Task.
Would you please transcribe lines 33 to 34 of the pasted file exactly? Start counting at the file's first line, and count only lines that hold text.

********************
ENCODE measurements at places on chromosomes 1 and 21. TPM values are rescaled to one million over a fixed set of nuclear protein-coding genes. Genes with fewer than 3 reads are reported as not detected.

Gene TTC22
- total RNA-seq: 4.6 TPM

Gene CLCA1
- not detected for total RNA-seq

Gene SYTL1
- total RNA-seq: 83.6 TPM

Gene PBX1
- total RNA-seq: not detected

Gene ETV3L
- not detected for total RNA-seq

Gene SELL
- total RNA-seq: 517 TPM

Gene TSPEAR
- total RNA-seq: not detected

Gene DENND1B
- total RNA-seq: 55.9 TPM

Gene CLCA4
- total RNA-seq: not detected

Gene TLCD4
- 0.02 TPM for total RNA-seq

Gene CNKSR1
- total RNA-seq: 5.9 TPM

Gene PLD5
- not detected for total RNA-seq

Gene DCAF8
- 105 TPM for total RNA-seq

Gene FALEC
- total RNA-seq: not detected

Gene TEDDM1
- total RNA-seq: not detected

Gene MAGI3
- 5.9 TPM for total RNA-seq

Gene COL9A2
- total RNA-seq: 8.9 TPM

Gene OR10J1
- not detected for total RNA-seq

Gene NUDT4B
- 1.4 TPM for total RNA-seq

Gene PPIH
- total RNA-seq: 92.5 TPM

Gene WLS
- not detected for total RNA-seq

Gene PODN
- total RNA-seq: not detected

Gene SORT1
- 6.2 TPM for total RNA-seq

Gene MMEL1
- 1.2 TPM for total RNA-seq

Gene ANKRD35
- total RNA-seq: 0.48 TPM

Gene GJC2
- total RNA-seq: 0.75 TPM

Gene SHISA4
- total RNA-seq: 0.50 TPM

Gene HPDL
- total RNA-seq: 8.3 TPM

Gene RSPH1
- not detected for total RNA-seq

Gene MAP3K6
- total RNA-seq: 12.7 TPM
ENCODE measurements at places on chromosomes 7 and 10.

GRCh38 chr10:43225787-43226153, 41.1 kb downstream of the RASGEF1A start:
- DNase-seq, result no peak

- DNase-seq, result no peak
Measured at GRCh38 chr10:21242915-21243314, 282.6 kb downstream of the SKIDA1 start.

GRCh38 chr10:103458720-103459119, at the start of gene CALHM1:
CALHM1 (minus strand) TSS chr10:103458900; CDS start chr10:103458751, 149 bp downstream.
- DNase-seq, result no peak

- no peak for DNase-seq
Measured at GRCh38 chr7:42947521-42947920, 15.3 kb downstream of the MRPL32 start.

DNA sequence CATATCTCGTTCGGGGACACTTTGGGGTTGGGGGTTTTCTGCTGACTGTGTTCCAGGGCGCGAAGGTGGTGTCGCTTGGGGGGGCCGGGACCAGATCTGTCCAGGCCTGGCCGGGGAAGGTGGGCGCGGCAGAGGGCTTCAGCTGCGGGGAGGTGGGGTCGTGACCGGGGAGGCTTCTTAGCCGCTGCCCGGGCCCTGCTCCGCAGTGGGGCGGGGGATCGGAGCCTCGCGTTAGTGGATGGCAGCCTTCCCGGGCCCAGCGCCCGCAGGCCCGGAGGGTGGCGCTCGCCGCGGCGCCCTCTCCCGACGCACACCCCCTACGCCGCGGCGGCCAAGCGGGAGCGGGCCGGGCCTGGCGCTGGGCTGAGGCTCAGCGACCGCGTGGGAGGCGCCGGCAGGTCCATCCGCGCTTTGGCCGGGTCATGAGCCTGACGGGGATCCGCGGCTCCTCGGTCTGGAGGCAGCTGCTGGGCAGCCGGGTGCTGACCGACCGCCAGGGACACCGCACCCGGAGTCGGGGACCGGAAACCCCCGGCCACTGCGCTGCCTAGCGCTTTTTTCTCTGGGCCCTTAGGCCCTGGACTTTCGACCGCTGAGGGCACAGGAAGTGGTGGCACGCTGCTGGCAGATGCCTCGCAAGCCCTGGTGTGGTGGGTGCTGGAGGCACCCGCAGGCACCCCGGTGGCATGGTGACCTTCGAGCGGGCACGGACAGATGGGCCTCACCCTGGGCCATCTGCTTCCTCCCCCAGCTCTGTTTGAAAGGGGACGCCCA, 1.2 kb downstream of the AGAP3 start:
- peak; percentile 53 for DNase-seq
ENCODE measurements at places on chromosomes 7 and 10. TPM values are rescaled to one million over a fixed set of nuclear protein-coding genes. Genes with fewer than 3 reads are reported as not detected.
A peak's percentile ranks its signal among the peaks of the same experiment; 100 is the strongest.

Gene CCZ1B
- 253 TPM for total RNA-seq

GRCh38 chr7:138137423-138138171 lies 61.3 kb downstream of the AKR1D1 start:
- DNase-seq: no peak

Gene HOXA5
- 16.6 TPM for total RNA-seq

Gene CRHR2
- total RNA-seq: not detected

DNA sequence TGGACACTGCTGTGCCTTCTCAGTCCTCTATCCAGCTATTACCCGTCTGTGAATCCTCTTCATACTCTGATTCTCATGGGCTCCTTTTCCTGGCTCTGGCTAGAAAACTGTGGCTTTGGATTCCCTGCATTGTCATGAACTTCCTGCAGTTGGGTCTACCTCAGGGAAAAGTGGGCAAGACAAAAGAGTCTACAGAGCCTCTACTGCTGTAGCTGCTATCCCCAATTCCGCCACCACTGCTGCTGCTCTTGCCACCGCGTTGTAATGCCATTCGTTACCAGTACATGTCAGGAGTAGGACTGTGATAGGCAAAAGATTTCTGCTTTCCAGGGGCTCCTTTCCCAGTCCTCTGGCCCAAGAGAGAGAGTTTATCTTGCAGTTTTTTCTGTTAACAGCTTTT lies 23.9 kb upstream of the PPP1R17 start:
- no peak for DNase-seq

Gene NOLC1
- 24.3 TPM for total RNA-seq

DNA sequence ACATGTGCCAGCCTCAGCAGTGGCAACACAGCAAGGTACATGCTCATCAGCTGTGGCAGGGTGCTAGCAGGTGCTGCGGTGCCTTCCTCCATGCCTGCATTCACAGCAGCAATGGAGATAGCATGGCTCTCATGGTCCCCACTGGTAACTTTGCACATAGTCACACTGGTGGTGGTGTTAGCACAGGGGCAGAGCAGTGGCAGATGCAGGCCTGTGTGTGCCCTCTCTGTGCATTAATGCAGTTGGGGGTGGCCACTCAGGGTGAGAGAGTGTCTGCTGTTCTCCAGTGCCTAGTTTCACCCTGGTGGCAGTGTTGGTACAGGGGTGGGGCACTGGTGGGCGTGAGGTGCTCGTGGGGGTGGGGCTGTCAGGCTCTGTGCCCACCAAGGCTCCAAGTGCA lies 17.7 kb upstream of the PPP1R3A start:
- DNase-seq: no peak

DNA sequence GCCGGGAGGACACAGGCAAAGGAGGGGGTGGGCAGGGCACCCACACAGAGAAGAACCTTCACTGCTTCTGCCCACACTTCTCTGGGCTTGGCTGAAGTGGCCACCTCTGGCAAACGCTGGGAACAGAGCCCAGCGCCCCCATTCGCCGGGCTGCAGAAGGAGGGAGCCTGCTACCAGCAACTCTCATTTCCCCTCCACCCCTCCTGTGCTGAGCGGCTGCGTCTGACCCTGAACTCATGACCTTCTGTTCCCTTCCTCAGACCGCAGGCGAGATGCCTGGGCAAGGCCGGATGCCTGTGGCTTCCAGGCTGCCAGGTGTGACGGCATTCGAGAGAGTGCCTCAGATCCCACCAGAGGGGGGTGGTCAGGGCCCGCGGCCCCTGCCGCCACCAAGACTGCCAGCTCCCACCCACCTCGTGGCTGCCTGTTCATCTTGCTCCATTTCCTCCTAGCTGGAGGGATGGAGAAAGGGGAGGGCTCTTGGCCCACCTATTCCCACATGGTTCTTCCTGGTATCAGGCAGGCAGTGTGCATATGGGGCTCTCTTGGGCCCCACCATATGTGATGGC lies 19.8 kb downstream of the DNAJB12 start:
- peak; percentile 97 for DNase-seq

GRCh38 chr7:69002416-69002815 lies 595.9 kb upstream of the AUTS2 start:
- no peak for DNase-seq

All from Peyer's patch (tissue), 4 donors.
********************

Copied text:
- 5.9 TPM for total RNA-seq

Gene COL9A2